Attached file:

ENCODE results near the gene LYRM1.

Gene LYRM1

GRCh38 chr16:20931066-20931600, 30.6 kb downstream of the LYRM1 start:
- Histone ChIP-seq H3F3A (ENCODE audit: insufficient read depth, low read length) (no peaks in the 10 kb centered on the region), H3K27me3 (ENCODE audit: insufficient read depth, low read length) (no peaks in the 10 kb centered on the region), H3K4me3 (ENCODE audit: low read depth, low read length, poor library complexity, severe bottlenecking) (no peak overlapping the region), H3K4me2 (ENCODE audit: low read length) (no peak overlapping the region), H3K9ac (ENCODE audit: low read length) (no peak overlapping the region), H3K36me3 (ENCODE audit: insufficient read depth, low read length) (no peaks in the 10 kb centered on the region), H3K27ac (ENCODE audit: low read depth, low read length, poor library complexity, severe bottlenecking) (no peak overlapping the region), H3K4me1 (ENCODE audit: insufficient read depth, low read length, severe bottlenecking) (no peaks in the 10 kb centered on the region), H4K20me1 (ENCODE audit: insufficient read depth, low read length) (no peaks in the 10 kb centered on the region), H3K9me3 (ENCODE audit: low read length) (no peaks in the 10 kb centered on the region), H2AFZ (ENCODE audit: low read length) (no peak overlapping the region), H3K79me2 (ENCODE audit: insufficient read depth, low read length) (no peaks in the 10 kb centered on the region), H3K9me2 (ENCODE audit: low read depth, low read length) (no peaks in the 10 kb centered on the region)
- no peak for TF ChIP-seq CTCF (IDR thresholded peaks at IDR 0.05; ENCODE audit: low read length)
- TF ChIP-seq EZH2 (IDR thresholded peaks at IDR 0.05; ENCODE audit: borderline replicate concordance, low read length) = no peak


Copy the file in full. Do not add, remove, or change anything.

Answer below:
ENCODE results near the gene LYRM1.

Gene LYRM1

GRCh38 chr16:20931066-20931600, 30.6 kb downstream of the LYRM1 start:
- Histone ChIP-seq H3F3A (ENCODE audit: insufficient read depth, low read length) (no peaks in the 10 kb centered on the region), H3K27me3 (ENCODE audit: insufficient read depth, low read length) (no peaks in the 10 kb centered on the region), H3K4me3 (ENCODE audit: low read depth, low read length, poor library complexity, severe bottlenecking) (no peak overlapping the region), H3K4me2 (ENCODE audit: low read length) (no peak overlapping the region), H3K9ac (ENCODE audit: low read length) (no peak overlapping the region), H3K36me3 (ENCODE audit: insufficient read depth, low read length) (no peaks in the 10 kb centered on the region), H3K27ac (ENCODE audit: low read depth, low read length, poor library complexity, severe bottlenecking) (no peak overlapping the region), H3K4me1 (ENCODE audit: insufficient read depth, low read length, severe bottlenecking) (no peaks in the 10 kb centered on the region), H4K20me1 (ENCODE audit: insufficient read depth, low read length) (no peaks in the 10 kb centered on the region), H3K9me3 (ENCODE audit: low read length) (no peaks in the 10 kb centered on the region), H2AFZ (ENCODE audit: low read length) (no peak overlapping the region), H3K79me2 (ENCODE audit: insufficient read depth, low read length) (no peaks in the 10 kb centered on the region), H3K9me2 (ENCODE audit: low read depth, low read length) (no peaks in the 10 kb centered on the region)
- no peak for TF ChIP-seq CTCF (IDR thresholded peaks at IDR 0.05; ENCODE audit: low read length)
- TF ChIP-seq EZH2 (IDR thresholded peaks at IDR 0.05; ENCODE audit: borderline replicate concordance, low read length) = no peak